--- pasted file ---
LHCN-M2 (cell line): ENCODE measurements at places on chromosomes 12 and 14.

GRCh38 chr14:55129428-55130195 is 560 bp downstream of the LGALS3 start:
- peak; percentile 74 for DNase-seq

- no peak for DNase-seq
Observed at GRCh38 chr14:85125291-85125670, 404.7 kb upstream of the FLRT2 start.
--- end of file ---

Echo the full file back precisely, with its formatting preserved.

LHCN-M2 (cell line): ENCODE measurements at places on chromosomes 12 and 14.

GRCh38 chr14:55129428-55130195 is 560 bp downstream of the LGALS3 start:
- peak; percentile 74 for DNase-seq

- no peak for DNase-seq
Observed at GRCh38 chr14:85125291-85125670, 404.7 kb upstream of the FLRT2 start.